This timed meeting between Circle K and Koffeco led to both the companies forming a partnership. For lack of a better term, we will call it sustainable partnership. The resulting co-operation is one where the coffee waste generated at Circle K gas stations in Latvia are recycled by Koffeco to create sustainable products.

For the uninitiated, Circle K is a multinational company with convenience stores and gas stations across Europe. In Latvia alone, Circle K operates 86 outlets with the first gas station, called “Circle K Latvia”, being founded in 1993.

For any startup, the biggest hurdle is creating a minimum viable product. Once they make a minimum viable product, the even bigger challenge of marketing it and putting the product on storefronts begins. By forming a partnership with Circle K, Koffeco has passed both the hurdles by getting access to the product to be recycled and then selling the reusable material at the same avenue.

Sustainability cannot be an afterthought

In September last year, The Next Closet’s Lieke Pijpers told Silicon Canals that “sustainability should not be an afterthought” if the fashion industry aims to become circular. At TechChill 2022, Krishyanson mimics the same sentiment but says that each industry should prioritise sustainability based on their individual CSR goals.

There are many ways to become sustainable in this world and Krishyanson says Circle K has taken the approach of not wasting what can be recycled and turned into a reusable material. He also adds that with Circle K, Koffeco is also solving the problem of coffee grind becoming mouldy and thus beginning to emit methane at the premise itself.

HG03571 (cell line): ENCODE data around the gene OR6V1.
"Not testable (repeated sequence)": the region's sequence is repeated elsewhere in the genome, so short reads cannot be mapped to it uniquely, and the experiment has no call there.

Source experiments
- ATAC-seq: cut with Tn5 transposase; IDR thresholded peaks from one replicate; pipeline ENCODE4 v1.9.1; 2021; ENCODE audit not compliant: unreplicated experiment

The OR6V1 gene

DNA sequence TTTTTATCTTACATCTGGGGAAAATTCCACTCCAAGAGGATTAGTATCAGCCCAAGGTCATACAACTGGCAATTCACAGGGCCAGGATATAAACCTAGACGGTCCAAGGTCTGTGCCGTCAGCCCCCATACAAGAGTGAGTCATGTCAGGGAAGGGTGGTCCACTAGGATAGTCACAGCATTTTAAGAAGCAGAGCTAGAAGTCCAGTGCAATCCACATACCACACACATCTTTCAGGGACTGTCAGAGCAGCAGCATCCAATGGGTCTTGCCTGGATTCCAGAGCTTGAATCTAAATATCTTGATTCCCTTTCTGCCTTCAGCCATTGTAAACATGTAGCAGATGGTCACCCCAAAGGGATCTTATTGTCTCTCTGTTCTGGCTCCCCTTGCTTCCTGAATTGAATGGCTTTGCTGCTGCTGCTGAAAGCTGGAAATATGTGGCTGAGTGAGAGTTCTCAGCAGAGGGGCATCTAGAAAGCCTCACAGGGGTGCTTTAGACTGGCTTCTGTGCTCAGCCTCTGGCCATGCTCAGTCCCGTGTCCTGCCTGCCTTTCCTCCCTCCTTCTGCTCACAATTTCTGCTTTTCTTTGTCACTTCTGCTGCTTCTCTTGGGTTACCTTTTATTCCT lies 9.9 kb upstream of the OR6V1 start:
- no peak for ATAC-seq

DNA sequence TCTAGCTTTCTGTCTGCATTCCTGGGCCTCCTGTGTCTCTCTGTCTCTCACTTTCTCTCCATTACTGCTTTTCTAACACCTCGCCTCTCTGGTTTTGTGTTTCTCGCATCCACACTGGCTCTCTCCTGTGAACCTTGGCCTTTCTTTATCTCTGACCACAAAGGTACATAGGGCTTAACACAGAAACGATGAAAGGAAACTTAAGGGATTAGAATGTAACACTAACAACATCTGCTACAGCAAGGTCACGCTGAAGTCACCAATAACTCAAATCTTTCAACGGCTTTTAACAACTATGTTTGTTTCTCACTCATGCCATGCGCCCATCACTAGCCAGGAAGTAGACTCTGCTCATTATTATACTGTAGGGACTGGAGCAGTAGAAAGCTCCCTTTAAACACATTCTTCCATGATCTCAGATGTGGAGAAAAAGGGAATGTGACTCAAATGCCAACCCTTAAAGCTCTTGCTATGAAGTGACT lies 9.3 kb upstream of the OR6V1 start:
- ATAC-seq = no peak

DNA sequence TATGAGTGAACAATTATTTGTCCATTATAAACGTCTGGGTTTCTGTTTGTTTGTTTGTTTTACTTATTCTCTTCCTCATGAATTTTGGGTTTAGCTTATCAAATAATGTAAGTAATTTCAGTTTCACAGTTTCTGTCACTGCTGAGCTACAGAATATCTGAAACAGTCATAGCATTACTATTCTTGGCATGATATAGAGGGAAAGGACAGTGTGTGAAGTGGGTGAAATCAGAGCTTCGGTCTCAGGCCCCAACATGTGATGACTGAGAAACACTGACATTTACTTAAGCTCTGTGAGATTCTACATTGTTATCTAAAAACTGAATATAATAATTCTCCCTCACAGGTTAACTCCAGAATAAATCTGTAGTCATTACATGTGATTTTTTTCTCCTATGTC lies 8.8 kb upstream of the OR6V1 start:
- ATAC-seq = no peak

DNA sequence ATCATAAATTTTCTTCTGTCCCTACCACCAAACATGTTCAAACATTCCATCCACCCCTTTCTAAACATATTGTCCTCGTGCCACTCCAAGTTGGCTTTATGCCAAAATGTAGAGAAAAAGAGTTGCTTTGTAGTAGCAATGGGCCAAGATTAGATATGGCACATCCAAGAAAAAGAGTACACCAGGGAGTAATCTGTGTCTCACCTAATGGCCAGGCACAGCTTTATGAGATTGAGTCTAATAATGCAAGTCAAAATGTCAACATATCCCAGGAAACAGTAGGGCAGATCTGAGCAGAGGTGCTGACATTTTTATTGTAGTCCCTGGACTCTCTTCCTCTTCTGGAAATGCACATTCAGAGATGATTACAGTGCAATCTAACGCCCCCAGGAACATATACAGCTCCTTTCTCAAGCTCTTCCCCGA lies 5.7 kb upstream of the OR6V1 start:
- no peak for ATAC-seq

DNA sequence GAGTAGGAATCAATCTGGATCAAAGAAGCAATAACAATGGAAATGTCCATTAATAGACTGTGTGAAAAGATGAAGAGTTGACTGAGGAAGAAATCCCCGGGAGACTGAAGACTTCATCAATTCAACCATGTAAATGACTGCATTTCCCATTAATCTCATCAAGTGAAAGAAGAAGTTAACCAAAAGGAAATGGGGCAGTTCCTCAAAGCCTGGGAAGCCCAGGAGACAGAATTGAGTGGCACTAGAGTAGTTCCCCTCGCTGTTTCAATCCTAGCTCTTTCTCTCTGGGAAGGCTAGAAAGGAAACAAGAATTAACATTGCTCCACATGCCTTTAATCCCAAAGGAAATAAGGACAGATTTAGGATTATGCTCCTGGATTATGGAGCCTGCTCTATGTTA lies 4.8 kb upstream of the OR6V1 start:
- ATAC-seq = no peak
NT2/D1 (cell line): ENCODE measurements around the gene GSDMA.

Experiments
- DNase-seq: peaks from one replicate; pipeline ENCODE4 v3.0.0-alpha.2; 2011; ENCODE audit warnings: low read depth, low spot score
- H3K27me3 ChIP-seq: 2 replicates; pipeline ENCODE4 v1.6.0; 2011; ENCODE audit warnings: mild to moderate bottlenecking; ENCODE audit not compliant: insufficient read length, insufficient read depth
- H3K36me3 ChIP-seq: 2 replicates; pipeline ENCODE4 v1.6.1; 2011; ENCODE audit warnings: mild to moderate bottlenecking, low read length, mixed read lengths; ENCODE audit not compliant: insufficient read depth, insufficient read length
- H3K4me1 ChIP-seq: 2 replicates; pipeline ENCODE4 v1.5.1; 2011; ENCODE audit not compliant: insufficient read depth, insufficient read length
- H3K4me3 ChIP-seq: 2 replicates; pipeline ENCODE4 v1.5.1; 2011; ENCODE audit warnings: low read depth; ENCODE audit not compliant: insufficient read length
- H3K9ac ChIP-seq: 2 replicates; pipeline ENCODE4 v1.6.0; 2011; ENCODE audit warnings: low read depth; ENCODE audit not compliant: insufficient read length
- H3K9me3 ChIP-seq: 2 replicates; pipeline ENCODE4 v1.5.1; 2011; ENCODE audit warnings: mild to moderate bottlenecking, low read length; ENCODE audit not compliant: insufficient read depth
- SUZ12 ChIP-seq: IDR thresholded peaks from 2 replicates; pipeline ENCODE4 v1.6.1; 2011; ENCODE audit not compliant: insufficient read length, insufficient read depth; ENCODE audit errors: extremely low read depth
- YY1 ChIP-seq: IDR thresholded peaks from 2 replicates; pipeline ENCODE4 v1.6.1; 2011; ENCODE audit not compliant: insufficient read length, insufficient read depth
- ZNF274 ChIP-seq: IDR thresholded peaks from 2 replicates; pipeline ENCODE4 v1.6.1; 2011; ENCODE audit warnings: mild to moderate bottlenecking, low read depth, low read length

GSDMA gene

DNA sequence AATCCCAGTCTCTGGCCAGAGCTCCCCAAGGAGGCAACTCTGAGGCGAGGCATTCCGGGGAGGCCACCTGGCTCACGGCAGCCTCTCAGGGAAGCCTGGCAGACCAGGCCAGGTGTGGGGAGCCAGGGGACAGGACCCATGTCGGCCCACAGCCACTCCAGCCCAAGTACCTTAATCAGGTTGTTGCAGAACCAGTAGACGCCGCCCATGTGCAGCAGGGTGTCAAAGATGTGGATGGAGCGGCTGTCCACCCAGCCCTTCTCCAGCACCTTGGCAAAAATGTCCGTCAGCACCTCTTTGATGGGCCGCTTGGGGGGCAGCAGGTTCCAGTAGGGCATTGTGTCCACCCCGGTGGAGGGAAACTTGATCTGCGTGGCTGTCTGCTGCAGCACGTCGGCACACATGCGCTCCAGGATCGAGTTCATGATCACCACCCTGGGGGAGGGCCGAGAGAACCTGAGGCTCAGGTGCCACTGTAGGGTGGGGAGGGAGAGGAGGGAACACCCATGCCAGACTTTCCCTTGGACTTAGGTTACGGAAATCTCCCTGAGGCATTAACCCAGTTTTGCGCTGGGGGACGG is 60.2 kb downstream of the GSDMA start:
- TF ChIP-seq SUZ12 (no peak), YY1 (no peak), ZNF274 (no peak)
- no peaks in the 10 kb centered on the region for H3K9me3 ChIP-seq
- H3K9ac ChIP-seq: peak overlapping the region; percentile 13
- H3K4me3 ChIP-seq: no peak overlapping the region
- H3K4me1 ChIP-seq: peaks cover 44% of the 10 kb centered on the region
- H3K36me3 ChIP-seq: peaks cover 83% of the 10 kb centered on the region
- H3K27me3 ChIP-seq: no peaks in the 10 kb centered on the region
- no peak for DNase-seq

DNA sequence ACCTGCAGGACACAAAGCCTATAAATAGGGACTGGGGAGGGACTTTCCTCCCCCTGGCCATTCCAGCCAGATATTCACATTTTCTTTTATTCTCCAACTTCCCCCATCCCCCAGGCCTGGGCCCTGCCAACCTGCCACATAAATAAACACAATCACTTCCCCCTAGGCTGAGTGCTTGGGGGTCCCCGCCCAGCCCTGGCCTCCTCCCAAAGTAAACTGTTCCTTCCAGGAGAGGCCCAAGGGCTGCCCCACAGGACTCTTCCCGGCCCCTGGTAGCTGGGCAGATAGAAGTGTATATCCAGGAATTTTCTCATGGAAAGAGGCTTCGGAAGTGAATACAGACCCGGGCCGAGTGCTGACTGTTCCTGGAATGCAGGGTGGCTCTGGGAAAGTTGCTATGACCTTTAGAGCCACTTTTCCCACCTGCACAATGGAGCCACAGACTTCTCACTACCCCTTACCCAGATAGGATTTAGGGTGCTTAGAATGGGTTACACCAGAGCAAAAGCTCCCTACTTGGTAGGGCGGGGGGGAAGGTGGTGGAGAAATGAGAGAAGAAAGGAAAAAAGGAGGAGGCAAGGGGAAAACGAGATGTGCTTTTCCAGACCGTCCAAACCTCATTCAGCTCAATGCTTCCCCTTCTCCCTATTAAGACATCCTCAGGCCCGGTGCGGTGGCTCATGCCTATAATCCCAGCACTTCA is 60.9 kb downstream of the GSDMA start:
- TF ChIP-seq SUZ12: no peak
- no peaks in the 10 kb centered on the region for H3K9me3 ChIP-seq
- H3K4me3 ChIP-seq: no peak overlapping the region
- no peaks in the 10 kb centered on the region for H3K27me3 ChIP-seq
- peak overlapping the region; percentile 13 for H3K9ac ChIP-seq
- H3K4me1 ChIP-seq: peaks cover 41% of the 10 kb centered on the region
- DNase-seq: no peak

He says that they are working with Circle K to use some cold storage rooms to store coffee and are also injecting ethanol as a disinfectant when required. When Janssen questions the impact of using cold storage rooms on the environment, Krishyanson says Koffeco believes in using “what’s already out there [cold rooms] and not building dedicated facilities to fix a known problem.”

Koffeco: from startup to scaleup

Koffeco is a sustainable tech startup from Latvia comprising a group of entrepreneurs and engineers. The startup aims to reduce greenhouse emissions and carbon footprint of the coffee waste in Europe. With 2.25 billion cups of coffee consumed worldwide every day and 560,000 tons of waste generated each year, the startup says the result is 340 cubic metre of methane released into the environment for each tonne of coffee waste.

On its website, Koffeco says methane emission causes 84 times more harm than CO2 emission. In order to circumvent this situation, it is recycling coffee waste into reusable material such as logs, charcoal, tableware, and oils. It has a lab at Riga Technical University, where it is building its products from coffee waste.

Koffeco is a startup thriving on grants from the Investment and Development Agency of Latvia (LIAA). Krishyanson says the startup has received a grant of around €70,000 from LIAA and is also part of Estonia-based Beamline accelerator.

With a proven ability to procure coffee waste and recycle it into reusable products, Koffeco is looking to transition from startup to a scaleup. It is looking to raise around €450,000 in pre-seed round as it sets off on an ambitious path to collect coffee waste from Latvia first and Europe soon and eliminate methane emissions from these waste as Europeans continue to enjoy their coffee in a sustainable way.